An early brochure[20] of the Irving Air Chute Company credits William O'Connor 24 August 1920 at McCook Field as the first person to be saved by an Irving parachute, yet this was unrecognized. On 20 October 1922, Lieutenant Harold R. Harris, chief of the McCook Field Flying Station, jumped from a disabled Loening PW-2A high wing monoplane fighter. Harris' lifesaving chute was mounted on the wall of McCook's parachute lab where the Dayton Herald's aviation editor Maurice Hutton and photographer Verne Timmerman, predicting more jumps in future, suggested that a club should be formed.[21] Two years later, Irvin's company instituted the Caterpillar Club, awarding a gold pin to pilots who successfully bailed out of disabled aircraft using an Irving parachute.[16] In 1922 Leslie Irvin agreed to give a gold pin to every person whose life was saved by one of his parachutes. At the end of World War II the number of members with the Irvin pins had grown to over 34,000 though the total of people saved by Irvin parachutes is estimated to be 100,000.[22] The successor to the original Irvin company still provides pins to people who have made a jump. In addition to the Irvin Air Chute Company, other parachute manufacturers have also issued caterpillar pins for successful jumps. GC Parachutes formed their Gold Club in 1940.[23] The Switlik Parachute Company of Trenton, New Jersey issued both gold and silver caterpillar pins. [16]

Irving Air Chute had become the largest parachute manufacturer in the world.[24] By 1939, 45 foreign countries were using Irving parachutes, including Germany, which had confiscated an Irving plant and bought its patents in 1936.[18]

As aircraft flew at ever increasing altitudes, pilots and aircrew were subject to ever lower temperatures, and Irvin designed and manufactured the classic sheepskin flying jacket to meet aviators' special requirements.[25] Later the company also made car seat belts, slings for cargo handling, and even canning machinery. In 1970, the company finally removed the misnomic 'g' from its name, becoming Irvin Air Chute, and in 1996, changed its name again to Irvin Aerospace Inc.[7] In addition to parachutes, the company (now Airborne Systems) specializes in a diverse range of products for global aerospace and military markets.[26][12]

British Patent: Name, Number, Filed, Issued, Title[14]
Parachute British Patent, 138,059 Filed: 1920 Issued: 1920 Title: Improvements in safety parachute pack device

Leslie Irvin died in Los Angeles on October 9, 1966.

See also

References

  1. ^ Heaton, Norman E. "50 Years of Freefall". Parachutist Online.com. Parachutist USPA. Retrieved May 8, 2020.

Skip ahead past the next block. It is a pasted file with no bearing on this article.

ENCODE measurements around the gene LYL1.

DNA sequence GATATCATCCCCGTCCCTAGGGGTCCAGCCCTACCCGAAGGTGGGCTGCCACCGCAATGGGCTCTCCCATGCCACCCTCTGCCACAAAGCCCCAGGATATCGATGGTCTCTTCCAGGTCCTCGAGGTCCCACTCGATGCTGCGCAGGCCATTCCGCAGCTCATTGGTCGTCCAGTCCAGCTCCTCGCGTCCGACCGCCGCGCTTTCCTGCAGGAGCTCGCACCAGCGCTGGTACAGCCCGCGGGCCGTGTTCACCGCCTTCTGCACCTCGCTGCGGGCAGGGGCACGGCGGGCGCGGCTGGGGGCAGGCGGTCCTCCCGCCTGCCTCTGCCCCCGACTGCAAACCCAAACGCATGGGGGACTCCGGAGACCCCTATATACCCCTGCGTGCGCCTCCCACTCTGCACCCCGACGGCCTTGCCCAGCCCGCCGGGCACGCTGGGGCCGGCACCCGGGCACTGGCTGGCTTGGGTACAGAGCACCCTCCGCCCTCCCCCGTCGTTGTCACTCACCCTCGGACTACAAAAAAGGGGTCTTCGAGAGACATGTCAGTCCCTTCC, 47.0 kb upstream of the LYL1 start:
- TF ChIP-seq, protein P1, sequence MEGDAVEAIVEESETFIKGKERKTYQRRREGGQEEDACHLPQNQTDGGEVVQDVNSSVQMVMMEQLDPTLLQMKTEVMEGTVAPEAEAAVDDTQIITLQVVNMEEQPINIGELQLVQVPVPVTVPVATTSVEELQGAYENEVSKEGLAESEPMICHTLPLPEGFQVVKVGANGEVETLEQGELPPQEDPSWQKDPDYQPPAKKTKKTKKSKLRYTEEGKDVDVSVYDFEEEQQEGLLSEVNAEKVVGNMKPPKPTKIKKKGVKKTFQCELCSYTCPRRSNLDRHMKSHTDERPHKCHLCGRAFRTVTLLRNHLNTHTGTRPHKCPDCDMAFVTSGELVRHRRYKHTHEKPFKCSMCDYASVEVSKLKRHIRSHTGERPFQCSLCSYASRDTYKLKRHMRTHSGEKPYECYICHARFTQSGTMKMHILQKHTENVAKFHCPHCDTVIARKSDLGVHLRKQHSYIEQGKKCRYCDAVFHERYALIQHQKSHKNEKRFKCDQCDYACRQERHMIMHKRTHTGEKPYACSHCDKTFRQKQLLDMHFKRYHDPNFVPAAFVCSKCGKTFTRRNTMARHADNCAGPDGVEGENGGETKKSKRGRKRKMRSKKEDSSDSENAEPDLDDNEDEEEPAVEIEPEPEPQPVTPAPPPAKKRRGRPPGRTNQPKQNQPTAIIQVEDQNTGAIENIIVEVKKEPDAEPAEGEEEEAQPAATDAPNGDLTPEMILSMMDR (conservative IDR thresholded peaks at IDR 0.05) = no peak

2. ^ "Leslie Leroy Irvin". FindAGrave.com. Retrieved April 26, 2020. Cite has empty unknown parameter: |1= (help)
  3. ^ Armstrong Ingoldsby, Ann. "It All Started in Dayton". uspa.org. Parachutist Official of USPA. Retrieved May 8, 2020.
  4. ^ Ladino, Marie. "Pulling the Rip Cord". USPTO.gov. Retrieved May 7, 2020.
  5. ^ Heaton, Norman E. "50 Years of Freefall". Parachutist Online.com. Parachutist USPA. Retrieved May 8, 2020.
  6. ^ Ritter, Lisa. "Pack Man Charles Broadwich Invented a New Way of Falling". Air and Space. Retrieved March 1, 2013.
  7. ^ a b c "Parachute".
  8. ^ Heaton, Norman E. "50 Years of Freefall". Parachutist Online.com. Parachutist USPA. Retrieved May 8, 2020.
  9. ^ "LIFE". March 22, 1937.
  10. ^ "Parachutes Construction and Types 1942 US Army Training Film". Vimeo.com. Retrieved May 2, 2020. Cite has empty unknown parameter: |1= (help)
  11. ^ Ladino, Marie. "Pulling the Rip Cord". USPTO.gov. Retrieved May 7, 2020.
  12. ^ a b c Stamp, Jimmy (March 7, 2013). "An Early History of the Parachute". Smithsonian.
  13. ^ Keisel, Kenneth M. (March 14, 2016). Images of Aviation Wright Field (First ed.). Arcadia Publishing. p. 66. ISBN 978-1-4671-1629-9.
  14. ^ a b c Raider, Ran. "Dayton - Miami Valley Inventors and Inventions". Wright State University. Archived from the original on February 27, 2004.
  15. ^ Ladino, Marie. "Pulling the Rip Cord". USPTO.gov. Retrieved May 7, 2020.
  16. ^ a b c d "Milestones".
  17. ^ Keppeler, Jill (May 6, 2012). "Ken-Ton has rich aviation history". The Tonawanda News. Archived from the original on February 16, 2013. Retrieved January 22, 2013.
  18. ^ a b "The Irving Air Chute: Life Preserver of the Air". Western New York Heritage Press. Archived from the original on December 18, 2012. Retrieved January 23, 2013.
  19. ^ Ladino, Marie. "Pulling the Rip Cord". USPTO.gov. Retrieved May 7, 2020.
  20. ^ [1]
  21. ^ Hearn, Peter (1990). The Sky People A History of Parachuting (First ed.). Shrewsbury, UK: Airlife Publishing Ltd. p. 63. ISBN 1-85310-114-1.
  22. ^ "90th Anniversary of "Sky High" Irvin's Historic Parachute Jump". Copybook.com. Retrieved May 3, 2020. Cite has empty unknown parameter: |1= (help)
  23. ^ Irvin GQ History – Accessed 28 Jan 2011 Archived 21 July 2011 at the Wayback Machine
  24. ^ "LIFE". March 22, 1937.
  25. ^ "Original Irvin Flying Jacket – Flying Jackets".
  26. ^ "About Us". Airborne Systems. Archived from the original on January 22, 2013. Retrieved January 23, 2013.

Bibliography

  • Hearn, Peter. Sky High Irvin: The Story of a Parachute Pioneer. London : R. Hale, 1983.

External links

This page was last edited on 20 October 2020, at 02:50